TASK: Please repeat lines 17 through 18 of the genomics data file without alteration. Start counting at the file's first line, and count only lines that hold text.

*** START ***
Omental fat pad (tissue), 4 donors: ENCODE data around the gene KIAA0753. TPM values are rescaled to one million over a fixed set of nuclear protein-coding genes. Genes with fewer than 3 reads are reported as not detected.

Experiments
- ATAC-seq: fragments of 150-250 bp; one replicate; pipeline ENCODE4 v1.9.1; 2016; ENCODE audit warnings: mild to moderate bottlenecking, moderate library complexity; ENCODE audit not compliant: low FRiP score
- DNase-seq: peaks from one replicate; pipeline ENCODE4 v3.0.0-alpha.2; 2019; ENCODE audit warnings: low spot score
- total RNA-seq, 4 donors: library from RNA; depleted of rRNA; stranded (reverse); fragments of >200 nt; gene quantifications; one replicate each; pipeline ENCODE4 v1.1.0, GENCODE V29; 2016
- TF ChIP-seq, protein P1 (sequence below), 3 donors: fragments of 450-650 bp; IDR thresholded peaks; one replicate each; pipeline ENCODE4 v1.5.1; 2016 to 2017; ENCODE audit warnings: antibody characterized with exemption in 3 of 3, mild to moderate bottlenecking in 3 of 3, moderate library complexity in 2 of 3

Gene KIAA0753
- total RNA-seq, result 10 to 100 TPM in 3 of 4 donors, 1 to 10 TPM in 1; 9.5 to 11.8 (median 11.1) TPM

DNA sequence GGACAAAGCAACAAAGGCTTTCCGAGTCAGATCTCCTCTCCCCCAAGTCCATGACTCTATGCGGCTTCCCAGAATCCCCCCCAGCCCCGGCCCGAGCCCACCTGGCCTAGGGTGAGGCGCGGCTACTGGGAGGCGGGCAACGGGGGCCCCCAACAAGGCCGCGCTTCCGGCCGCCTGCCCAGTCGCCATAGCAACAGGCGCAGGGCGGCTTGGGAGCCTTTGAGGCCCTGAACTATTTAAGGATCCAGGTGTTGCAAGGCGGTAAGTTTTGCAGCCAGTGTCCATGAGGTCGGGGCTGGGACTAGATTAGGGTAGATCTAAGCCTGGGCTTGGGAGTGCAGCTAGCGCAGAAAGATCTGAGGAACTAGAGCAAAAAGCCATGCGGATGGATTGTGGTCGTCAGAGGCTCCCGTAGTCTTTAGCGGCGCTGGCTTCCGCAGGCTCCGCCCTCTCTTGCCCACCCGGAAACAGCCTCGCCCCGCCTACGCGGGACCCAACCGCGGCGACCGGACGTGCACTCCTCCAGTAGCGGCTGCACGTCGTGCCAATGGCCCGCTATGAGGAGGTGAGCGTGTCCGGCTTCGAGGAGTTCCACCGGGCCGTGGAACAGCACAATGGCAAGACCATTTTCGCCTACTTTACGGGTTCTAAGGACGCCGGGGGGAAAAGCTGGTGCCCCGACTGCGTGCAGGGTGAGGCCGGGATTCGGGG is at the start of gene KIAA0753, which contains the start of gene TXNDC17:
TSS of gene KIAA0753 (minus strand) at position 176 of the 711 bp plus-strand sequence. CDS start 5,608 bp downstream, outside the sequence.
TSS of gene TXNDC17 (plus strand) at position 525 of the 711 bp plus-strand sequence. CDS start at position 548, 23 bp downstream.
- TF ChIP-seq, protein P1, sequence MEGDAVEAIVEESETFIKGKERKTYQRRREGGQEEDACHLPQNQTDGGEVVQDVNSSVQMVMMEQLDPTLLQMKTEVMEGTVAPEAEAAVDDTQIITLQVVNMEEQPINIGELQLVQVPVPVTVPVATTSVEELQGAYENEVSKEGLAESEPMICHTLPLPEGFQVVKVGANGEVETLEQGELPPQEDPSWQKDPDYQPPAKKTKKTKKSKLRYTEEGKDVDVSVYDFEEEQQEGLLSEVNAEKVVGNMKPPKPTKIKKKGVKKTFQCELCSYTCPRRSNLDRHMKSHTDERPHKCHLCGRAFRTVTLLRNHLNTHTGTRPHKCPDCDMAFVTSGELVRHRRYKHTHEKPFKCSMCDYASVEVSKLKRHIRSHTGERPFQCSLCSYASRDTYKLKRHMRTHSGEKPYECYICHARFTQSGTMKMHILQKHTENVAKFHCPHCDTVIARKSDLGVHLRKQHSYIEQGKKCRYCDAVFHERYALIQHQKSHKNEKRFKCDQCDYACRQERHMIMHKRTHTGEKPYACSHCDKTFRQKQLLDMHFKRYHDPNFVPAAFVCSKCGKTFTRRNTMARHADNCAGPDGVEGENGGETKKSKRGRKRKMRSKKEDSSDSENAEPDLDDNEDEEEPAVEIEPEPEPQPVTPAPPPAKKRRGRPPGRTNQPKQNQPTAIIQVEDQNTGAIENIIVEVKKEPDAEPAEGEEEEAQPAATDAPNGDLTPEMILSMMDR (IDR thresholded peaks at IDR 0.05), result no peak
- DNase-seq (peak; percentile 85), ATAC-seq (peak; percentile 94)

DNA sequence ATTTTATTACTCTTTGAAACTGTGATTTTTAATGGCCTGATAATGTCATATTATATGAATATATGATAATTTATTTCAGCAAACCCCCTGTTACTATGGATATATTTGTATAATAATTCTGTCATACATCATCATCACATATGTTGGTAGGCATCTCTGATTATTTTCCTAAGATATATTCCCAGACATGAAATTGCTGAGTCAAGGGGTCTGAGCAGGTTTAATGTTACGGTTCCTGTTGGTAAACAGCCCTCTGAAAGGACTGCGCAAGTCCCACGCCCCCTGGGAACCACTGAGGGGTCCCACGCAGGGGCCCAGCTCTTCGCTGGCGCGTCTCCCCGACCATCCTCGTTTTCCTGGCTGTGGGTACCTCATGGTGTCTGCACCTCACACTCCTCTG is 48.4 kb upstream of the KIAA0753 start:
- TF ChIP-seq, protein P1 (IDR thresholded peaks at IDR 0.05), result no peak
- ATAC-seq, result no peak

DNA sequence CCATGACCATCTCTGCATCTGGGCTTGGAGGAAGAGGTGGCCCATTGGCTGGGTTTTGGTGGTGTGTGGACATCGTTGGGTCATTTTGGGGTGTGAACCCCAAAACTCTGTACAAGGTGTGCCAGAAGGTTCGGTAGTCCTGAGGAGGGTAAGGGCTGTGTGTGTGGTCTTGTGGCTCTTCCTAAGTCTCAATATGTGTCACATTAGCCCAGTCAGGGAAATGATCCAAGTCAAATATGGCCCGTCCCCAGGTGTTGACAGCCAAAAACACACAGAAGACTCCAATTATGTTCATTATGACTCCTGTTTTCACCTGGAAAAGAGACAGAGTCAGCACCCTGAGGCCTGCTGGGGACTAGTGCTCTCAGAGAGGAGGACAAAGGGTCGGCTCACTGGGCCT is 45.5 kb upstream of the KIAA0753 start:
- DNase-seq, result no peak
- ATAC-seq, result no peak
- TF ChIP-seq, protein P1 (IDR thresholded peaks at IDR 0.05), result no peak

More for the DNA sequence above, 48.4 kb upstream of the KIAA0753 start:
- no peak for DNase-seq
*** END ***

DNA sequence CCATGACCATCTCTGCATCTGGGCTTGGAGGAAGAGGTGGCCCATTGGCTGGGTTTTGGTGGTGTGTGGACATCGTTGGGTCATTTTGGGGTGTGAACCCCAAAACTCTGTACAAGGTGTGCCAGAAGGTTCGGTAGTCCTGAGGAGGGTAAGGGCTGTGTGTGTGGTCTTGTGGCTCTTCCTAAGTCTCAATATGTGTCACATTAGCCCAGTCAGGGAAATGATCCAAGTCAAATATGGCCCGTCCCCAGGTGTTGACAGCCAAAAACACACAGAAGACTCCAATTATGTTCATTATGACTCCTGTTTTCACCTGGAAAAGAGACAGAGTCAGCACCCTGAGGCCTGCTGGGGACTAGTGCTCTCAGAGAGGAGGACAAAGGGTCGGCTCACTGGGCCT is 45.5 kb upstream of the KIAA0753 start:
- DNase-seq, result no peak